The DDT concentration shown below is 700+ times the highest level found anywhere in the entire US food chain from lingering soil or water contamination, and I will guarantee that a sampling of 100 such products will yield similarly shocking results. 

So here’s my suggestion. Take this data on your phone to your health department. Show them the DDT levels. Tell them that the same little cigar products are being sold at the mini-mart. (They are.) 

And then ask them what the law says they have to do. Tell them that the investigator behind this data will send them the full, certified lab report naming the specific brands we tested and the full results. I almost guarantee that they will try to wiggle out of it – “we don’t regulate tobacco products”, or “we don’t regulate pesticides in tobacco products” or, their favorite excuse – “well, tobacco is so bad anyway that we don’t care about a few pesticides”.

But here’s the beauty of the hard evidence I’m offering. It doesn’t matter if your local health officials think they can regulate tobacco products specifically or not. It doesn’t matter if they think have the authority to regulate tobacco products or not. Unless they are somehow forbidden to investigate and take action in cases of toxic substance contamination in consumer products being sold to children in your county, they do have the authority to act. You may have to make them act by going to the School Board, the District Attorney, and your local media, but they do have the authority to act locally and independently on high-level DDT contamination of anything in your community – period.

These contaminated tobacco products are illegal not because they are tobacco products; they are illegal because they are consumer products contaminated with hazardous concentrations of extremely hazardous, totally banned pesticide chemicals that will be emitted when they are used as intended by the manufacturer.

If you enjoy a sweet irony, I can guarantee that when all the testing is done, most of the premium cigars that the 1% love will turn out to be the most highly contaminated of all. Although some premium cigar tobacco growers still use traditional methods, and grow tobacco without industrial chemicals, I’m quite certain that most premium cigars will prove to be far more contaminated than the cheap little cigars the busboys out behind that five-star restaurant have to smoke. 

                   Pesticide Residue Test Sample #1                                  Multnomah County, Oregon                       Received 12/13/2018

billdrake4470@gmail.com

Oregon Cannabis Pesticide Residue Action Levels (PPM)

Analyte

Results/Units

na = not a listed or regulated pesticide

Exceeds ORS Action Levels √

Unregistered Tobacco EPA/Oregon √√

Banned/Zero Tolerance √√√

Swisher Sweets

Acetamiprid

0.146 mg/kg

0.2

Azoxystrobin

0.198 mg/kg

0.2

Carbendazim √√√

0.843 mg/kg

Carcinogen: WHO

Cypermethrin

0.443 mg/kg

1.0

DDT, p,p-  √√√

0.816 mg/kg**

0.0 – banned

Dimethomorph √√

0.0380 mg/kg

na

Fenamidone √√

0.0370 mg/kg

na

Imidacloprid

0.169 mg/kg

0.2

Indoxacarb √√

0.0790 mg/kg

na

Mandipropamid √√

0.0770 mg/kg

na

Pendimethalin √√

0.0910 mg/kg

na

Propamocarb √√

0.0910 mg/kg

na

Pyraclostrobin √√

0.0210 mg/kg

na

Chlorantraniliprole

Trace

0.2

Ethofenprox

Trace

0.4

MGK

Trace

0.2

Permethrin

Trace

0.2

Thiacloprid

Trace

0.2

** Relevant to risk assessment for these “Little Cigars”; the highest levels of DDT p, p- in all foods tested by FDA in their comprehensive “Total Diet Reports” for 2017, were for catfish filets and for frozen potato fries. The 2.17 ng/g potatoes and 2.3 ng/g levels expressed in the FDA “Total Diet Study” are the equivalents of 0.00217 mg/kg for potatoes and 0.0023 mg/kg for catfish. compared with 0.816 mg/kg in the single little cigar sample tested. Based on my knowledge of tobacco industry practices, additional testing will show serious levels of OCP and other classes of pesticide contamination particularly on tobacco products in the “discount” and low-price market segments and, as we will see, in the premium cigar market segment as well.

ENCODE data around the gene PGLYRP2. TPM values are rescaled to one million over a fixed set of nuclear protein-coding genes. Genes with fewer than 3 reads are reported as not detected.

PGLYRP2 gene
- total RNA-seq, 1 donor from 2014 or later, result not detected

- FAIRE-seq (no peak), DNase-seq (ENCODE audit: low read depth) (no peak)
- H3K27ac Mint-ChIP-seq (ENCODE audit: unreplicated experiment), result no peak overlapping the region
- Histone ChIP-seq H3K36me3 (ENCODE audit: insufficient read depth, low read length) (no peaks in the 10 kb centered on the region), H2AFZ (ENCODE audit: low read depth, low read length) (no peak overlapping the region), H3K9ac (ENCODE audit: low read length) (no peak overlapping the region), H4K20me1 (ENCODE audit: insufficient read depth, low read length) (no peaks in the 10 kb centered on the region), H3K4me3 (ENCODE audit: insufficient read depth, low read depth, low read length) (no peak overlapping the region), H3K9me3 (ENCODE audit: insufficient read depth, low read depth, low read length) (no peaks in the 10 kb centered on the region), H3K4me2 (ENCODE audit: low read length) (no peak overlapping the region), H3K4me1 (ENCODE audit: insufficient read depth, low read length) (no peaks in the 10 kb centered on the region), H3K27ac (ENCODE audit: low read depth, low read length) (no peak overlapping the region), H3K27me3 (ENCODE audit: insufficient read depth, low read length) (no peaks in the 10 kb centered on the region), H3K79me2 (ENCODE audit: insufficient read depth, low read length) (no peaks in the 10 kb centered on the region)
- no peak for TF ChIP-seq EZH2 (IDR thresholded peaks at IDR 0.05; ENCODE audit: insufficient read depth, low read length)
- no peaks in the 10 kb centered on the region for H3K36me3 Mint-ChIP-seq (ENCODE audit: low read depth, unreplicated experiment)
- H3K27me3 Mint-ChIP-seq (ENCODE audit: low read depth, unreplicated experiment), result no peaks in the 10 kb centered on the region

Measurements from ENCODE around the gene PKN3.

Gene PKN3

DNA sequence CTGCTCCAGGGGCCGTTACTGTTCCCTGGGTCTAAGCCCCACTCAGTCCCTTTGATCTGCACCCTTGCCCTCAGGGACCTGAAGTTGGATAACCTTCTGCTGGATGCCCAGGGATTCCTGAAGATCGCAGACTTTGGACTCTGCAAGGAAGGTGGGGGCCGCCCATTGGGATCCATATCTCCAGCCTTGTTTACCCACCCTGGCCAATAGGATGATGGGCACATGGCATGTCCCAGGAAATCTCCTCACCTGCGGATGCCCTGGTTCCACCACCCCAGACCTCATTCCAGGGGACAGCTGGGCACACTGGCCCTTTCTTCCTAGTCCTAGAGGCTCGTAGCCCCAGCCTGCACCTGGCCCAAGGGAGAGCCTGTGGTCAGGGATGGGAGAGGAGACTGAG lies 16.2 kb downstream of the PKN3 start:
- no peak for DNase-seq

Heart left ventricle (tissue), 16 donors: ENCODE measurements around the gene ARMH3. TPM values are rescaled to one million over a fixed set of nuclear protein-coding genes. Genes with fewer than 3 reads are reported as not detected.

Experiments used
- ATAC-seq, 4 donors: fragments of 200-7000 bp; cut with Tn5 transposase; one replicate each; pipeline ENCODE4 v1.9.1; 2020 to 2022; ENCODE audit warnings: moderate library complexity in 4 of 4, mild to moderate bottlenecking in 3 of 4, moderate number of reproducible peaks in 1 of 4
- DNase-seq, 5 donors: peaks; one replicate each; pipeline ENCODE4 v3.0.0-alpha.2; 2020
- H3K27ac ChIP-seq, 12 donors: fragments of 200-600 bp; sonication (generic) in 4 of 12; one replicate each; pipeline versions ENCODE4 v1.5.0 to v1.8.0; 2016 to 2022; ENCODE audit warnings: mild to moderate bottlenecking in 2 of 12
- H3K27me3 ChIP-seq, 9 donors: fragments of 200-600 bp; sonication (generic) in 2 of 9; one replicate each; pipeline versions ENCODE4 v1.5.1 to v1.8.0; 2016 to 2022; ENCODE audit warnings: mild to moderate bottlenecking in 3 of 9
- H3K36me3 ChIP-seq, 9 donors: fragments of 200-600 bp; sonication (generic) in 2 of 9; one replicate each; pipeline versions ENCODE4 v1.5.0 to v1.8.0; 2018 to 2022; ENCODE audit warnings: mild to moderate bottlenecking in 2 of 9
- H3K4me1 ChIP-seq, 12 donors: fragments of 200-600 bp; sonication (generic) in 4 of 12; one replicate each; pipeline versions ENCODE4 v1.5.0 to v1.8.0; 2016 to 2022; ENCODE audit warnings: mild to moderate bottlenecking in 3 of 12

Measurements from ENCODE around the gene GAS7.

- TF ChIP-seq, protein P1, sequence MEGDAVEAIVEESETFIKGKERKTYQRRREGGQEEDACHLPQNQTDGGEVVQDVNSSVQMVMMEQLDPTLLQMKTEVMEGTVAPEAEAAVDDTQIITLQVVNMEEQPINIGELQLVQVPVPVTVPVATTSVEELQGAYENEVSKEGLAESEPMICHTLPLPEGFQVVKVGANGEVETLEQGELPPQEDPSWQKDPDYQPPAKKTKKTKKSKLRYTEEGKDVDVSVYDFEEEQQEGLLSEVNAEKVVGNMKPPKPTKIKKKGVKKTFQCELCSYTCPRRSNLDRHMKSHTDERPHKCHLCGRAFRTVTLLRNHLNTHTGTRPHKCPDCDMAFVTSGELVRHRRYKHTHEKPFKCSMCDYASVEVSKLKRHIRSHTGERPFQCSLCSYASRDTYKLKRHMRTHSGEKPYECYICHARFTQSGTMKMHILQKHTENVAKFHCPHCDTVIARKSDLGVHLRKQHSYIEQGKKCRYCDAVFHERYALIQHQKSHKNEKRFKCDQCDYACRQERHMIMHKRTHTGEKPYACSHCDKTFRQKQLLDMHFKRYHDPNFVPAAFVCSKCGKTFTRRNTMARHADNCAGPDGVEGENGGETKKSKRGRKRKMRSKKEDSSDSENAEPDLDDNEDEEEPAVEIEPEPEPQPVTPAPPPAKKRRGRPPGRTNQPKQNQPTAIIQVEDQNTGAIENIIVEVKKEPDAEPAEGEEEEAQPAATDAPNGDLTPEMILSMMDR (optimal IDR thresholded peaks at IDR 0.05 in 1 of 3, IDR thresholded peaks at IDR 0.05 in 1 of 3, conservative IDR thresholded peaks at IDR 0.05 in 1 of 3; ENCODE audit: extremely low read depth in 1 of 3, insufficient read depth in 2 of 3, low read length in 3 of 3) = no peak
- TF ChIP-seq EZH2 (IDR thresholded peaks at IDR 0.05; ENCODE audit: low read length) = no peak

I know for certain that as we test other tobacco products, especially the cheap ones, we’ll find stuff that makes DDT look like a hint of mint. However, this data is right now, and approximately 800,000 children between 11-15 are smoking this particular brand of little cigar every day and inhaling every one of the pesticides listed.

But even if the only contaminant were the 0.816 mg/kg (or 816 mcg/kg) DDT ….

Average adult intakes of DDT were estimated to be 62 µg/person/day (1000 micrograms = 1 milligram) in 1965 and 240 µg/person/day in 1970, before the DDT ban was instituted. The FDA Total Diet Studies show that the daily intakes have fallen since the ban, with daily intakes (for a 16-year-old, 70 kg male) averaging 6.51, 2.38, 1.49, and 0.97 µg/person/day for 1978–1979, 1979–1980, 1984–1986, and 1986–1991, respectively.https://ntp.niehs.nih.gov/ntp/htdocs/chem_background/exsumpdf/ddt_508.pdf

“Based on all of the evidence available, the Department of Health and Human Services has determined that DDT is reasonably anticipated to be a human carcinogen. Similarly, the International Agency for Research on Cancer (IARC) has determined that DDT is possibly carcinogenic to humans. EPA has determined that DDT, DDE, and DDD are probable human carcinogens.”

https://www.atsdr.cdc.gov/phs/phs.asp?id=79&tid=20

Here is a first-class study of the toxicity of cigarette smoke compared to little cigar smoke. It’s clear from this data and analysis that little cigars, including Swisher Sweets which were one of the brands tested, are far more toxic than cigarettes. Interestingly, the researchers were puzzled about where those huge differences in toxicity came from. ‘

It was at least partly from the hidden and unaccounted-for pesticides, which were overlooked in this study as they have been overlooked in virtually every American scientific and medical study of “tobacco” smoke. Little cigars are far more contaminated with far more toxic “crop protection agents” than cigarettes because of differences in how the tobacco is raised, and in how much highly contaminated tobacco manufacturing waste is used in making the product.